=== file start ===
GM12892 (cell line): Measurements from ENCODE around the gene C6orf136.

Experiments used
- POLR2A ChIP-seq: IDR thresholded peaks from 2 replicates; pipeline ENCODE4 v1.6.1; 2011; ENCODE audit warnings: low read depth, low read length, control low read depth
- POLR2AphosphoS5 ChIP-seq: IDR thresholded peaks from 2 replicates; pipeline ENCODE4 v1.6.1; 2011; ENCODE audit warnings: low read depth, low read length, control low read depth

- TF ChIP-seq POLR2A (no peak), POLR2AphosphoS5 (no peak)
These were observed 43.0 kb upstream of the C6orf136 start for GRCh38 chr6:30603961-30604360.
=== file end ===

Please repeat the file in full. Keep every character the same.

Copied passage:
GM12892 (cell line): Measurements from ENCODE around the gene C6orf136.

Experiments used
- POLR2A ChIP-seq: IDR thresholded peaks from 2 replicates; pipeline ENCODE4 v1.6.1; 2011; ENCODE audit warnings: low read depth, low read length, control low read depth
- POLR2AphosphoS5 ChIP-seq: IDR thresholded peaks from 2 replicates; pipeline ENCODE4 v1.6.1; 2011; ENCODE audit warnings: low read depth, low read length, control low read depth

- TF ChIP-seq POLR2A (no peak), POLR2AphosphoS5 (no peak)
These were observed 43.0 kb upstream of the C6orf136 start for GRCh38 chr6:30603961-30604360.